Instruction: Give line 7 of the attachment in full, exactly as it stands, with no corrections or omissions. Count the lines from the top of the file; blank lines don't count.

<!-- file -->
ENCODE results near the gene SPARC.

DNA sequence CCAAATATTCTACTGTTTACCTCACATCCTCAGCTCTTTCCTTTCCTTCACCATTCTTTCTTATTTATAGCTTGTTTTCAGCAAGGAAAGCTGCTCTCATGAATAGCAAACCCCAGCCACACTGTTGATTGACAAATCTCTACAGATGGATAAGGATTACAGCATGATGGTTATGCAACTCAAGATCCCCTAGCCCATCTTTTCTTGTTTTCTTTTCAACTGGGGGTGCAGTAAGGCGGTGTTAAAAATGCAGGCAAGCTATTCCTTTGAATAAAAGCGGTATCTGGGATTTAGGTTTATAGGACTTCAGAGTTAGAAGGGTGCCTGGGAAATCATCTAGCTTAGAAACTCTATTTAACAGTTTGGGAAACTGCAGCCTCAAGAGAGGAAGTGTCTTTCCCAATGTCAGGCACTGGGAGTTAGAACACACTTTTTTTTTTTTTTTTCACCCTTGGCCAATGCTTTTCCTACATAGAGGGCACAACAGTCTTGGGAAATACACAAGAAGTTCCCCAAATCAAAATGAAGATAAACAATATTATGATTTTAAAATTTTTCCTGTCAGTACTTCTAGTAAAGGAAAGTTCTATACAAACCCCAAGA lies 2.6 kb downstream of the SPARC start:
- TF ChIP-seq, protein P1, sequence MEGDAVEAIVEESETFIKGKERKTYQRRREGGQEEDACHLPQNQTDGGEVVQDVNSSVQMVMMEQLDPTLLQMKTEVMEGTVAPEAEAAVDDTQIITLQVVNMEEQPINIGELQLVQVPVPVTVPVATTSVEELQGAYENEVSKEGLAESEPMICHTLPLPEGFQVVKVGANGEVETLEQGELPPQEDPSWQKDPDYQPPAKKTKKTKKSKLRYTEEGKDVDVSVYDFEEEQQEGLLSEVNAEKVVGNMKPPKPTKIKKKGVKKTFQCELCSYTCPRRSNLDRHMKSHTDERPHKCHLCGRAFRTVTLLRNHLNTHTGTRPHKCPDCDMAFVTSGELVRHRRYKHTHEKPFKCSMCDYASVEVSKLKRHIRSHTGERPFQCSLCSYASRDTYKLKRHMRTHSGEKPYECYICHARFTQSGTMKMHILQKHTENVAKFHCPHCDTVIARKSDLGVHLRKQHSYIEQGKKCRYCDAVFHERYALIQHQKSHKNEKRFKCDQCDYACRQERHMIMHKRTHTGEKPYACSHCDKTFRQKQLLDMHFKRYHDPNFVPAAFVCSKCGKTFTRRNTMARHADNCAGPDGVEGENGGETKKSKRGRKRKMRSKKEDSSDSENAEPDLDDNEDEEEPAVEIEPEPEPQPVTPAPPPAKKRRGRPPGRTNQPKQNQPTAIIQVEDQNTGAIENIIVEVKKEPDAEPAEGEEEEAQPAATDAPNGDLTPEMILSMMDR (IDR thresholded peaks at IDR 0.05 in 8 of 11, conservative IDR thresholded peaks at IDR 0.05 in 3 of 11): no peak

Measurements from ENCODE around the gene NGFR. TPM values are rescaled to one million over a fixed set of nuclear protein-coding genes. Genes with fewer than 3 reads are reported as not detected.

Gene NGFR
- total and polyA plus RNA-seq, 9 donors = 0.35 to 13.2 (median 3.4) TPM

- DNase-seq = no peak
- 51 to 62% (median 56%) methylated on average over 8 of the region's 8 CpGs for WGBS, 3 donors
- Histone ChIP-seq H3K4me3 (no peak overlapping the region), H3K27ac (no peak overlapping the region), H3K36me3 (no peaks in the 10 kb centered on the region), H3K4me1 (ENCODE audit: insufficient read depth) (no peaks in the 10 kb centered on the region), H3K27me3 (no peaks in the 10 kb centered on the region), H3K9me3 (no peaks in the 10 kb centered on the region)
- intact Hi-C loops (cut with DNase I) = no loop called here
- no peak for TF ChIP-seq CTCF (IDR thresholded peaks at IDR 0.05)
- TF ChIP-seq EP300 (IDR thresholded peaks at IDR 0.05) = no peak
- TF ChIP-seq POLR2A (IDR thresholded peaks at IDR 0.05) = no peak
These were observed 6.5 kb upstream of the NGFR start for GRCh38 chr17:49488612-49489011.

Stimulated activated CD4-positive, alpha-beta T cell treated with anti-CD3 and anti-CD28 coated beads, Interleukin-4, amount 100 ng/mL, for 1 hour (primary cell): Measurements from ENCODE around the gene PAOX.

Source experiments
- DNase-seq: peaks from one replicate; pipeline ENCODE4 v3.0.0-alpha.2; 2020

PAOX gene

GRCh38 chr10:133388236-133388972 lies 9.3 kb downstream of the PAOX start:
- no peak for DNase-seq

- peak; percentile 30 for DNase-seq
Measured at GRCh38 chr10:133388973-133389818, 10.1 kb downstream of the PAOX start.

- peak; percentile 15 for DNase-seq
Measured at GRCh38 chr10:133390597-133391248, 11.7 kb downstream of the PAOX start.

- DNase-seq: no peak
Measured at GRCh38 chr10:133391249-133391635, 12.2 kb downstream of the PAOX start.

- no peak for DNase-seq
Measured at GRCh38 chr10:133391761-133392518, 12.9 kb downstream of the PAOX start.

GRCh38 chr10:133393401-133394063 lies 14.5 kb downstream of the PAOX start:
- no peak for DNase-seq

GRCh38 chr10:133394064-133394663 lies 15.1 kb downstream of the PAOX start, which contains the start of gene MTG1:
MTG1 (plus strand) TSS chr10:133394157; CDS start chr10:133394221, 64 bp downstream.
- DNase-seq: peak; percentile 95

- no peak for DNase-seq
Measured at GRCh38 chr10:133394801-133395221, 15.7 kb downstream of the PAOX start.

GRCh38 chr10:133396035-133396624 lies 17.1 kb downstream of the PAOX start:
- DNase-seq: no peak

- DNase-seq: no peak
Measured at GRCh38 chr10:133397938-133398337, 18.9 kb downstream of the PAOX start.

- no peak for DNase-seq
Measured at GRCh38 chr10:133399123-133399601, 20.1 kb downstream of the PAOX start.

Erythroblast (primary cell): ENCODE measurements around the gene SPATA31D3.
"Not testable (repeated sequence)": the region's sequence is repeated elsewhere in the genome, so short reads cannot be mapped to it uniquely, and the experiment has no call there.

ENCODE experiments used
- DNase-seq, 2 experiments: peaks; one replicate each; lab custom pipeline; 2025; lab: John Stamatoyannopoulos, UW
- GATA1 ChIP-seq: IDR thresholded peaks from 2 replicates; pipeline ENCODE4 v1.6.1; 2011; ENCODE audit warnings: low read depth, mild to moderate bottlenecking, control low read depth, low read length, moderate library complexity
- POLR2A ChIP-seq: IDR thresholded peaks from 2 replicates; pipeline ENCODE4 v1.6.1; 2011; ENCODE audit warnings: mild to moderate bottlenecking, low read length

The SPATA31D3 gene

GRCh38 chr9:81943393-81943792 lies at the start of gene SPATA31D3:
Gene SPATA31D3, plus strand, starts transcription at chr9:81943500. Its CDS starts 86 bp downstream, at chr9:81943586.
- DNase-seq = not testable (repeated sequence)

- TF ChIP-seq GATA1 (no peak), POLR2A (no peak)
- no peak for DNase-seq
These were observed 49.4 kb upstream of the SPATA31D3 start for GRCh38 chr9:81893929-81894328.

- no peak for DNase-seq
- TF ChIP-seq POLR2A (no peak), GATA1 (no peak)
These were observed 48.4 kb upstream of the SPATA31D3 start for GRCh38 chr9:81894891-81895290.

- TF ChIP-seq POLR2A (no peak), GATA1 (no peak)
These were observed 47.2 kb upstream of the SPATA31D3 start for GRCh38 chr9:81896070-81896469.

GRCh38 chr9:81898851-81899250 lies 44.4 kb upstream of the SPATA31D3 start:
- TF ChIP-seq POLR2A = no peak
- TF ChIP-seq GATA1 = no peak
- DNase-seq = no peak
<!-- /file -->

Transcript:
- DNase-seq = no peak